By Emmy McKirgan
February 4th is “an international day marked to raise awareness of cancer and to encourage its prevention, detection, and treatment” Wikipedia.
According to cancer.ca, “World Cancer Day – (is) a day to come together to honour and remember everyone affected by cancer, and take action to change the future of cancer forever.”
Last year I wrote a post on the Dreaded C-Word! I wish I could write and say “they” have found a cure! That people have overcome whatever cancer assails them, the truth is, it hasn’t gotten any better. In the past year, it has come closer to my own family.
I write this with a heavy heart. My brother-in-law Kaz found out last May he has stage 4 esophageal cancer. Prognosis with treatment: one year, without less than six months. These are terrible odds!
I can’t even imagine how hard this is for my sister and nieces. My heart breaks for them. The word cancer has infiltrated their lives and changed the trajectory of their futures.
One word changed their lives forever! Being this close to the fire is complicated. I want to help. To do something – but how? What can I say or do to remove the fear, pain, and uncertainty of life? No words or actions can take the hardships this disease has brought on!
During this same period, my best friends’ dad Fernando, was diagnosed with Stage 4 cancer of the liver. Their story was similar – in and out of the hospital. What started as pancreatitis turned into a mass on his pancreas that needed surgery. He started chemo in mid-October and passed away on December 6th. My heart broke for my friend and her family. I had so many great memories of her dad as I spent so much time with her family when we were young. Yet, at this stage in life, I couldn’t do anything – couldn’t make it better. I could offer words of comfort and hope, pray their pain would be lessened, and check in on them via text or even snail mail. I asked her to write a few words about her dad and their endured ordeal. She sent me a page. I get it! There are so many emotions and thoughts throughout finding out a loved one has cancer. I wanted to include it all – and since my post is already too long. I am attaching it here as a link to read her story. Again due to Covid, I could not offer the support one should give during the most challenging time.
Early in Kaz’s (my brother-in-law) diagnosis, before one of his extensive surgeries, I made him a photo album – it seemed the only thing I could do. I wanted him to see how much I loved him – how much he meant to me! Even though the words were hard to say – showing it was easier. As I put the pages together, I felt transported to the memories on the page. Each one was unique, evoking both feelings and thoughts, trying to remember the best! I was trying to keep the negative and complex emotions at bay.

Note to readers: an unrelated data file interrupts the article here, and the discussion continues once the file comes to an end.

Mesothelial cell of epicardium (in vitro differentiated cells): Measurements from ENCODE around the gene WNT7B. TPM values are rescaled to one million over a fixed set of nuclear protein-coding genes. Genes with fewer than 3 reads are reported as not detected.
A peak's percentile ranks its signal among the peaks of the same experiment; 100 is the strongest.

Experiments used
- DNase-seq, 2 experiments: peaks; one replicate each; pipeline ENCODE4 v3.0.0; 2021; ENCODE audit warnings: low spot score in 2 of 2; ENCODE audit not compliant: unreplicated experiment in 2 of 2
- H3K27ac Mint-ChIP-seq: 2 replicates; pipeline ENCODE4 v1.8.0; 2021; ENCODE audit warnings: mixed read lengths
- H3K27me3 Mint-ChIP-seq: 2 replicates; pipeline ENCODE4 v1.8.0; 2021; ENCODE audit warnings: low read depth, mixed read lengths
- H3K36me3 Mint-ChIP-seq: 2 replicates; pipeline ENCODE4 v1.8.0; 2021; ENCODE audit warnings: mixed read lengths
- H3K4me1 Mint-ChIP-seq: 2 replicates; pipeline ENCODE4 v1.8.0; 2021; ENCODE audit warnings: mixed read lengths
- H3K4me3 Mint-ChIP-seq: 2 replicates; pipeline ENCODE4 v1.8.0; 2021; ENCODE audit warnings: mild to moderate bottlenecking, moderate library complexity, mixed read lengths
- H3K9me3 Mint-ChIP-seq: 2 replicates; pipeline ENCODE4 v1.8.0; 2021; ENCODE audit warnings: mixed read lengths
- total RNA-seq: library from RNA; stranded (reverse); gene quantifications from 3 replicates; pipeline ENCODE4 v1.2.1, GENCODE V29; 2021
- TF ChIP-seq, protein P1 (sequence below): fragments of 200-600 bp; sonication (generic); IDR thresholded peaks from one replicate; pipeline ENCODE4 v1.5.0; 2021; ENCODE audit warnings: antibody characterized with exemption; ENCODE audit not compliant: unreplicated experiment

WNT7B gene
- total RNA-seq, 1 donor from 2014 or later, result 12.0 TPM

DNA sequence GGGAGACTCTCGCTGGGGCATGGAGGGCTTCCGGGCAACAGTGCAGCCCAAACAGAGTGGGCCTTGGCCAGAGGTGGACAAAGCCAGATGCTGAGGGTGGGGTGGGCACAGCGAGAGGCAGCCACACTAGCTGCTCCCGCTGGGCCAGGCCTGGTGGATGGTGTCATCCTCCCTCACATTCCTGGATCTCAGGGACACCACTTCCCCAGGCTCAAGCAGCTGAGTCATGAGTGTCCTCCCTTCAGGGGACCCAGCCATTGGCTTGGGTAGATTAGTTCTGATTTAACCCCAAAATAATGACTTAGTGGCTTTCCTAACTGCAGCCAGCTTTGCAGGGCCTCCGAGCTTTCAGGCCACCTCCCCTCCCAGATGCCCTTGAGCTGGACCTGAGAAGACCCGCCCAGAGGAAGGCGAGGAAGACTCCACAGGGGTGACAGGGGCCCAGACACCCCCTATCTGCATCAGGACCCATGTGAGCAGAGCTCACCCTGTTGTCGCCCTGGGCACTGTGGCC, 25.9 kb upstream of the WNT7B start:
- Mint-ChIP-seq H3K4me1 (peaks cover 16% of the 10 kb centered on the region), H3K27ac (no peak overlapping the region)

The past year has been fraught with difficult choices—the fears of what things will go wrong: fevers and infections, to name a few. Symptoms and side effects seem to come one after another.
On top of this, COVID has caused so many more issues caused during this already taxing time. It is impossible to be there physically to support my family – and that is crushing!
I can only offer hope and prayers from afar. My kids were going to visit – but then the omicron wave hit, and it was no longer safe for them to do so. My sister and the girls were frightened for their dad. Understandably so! Our priority is his health! He is immunocompromised, so that cold you and I get – could turn to pneumonia for him.
The most challenging part of this journey is not being there for our family and friends during their most difficult moments. To hold a hand, offer a hug, pray, and most importantly, to be there to cry, laugh, or whatever the situation deems.
Back in September of last year, my sister sent word that I “should come to Ontario that this might be it.” My heart broke. I felt so helpless and angry! Realizing this is how it might end. He was always so strong. I thought he was invincible! He had been in my life since I was a teenager. I saw him and my sister get married have babies, and I want to see them grow old together, well older. (lol my sister is 15 years older than me)
So each holiday Kaz lives to see – we celebrate! This past Christmas was a true testament to prayer and his will to survive! Of the power of hope and love. I pray he will live much longer than the doctors expected.
It makes me realize how important life is! Everyday! Every minute we are alive – take it all in. None of us are guaranteed tomorrow. It may not be cancer, it could be an accident, getting old, or some other disease, but each of us has a set time to die. So, what will you do with your life? What will your legacy be? Make yours count!
I would like you to comment below and share your triumph, loss, and heartache stories. This post is a safe place for like-minded people dealing with varying issues related to cancer to support one another. To hear that you are not alone in your experience. To offer each other hope and encouragement to go on! To keep hoping for the best and be prepared for the worst. (Scroll to the bottom to comment section)
“Praise be to the God and Father of our Lord Jesus Christ, the Father of compassion and the God of all comfort, who comforts us in all our troubles, so that we can comfort those in any trouble with the comfort we ourselves receive from God.”
2 Corinthians 1:3-4 NIV
Thanks for reading!
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“Consequently, faith comes from hearing
the message, and the message is heard through the word about Christ.”
~ Romans 10:17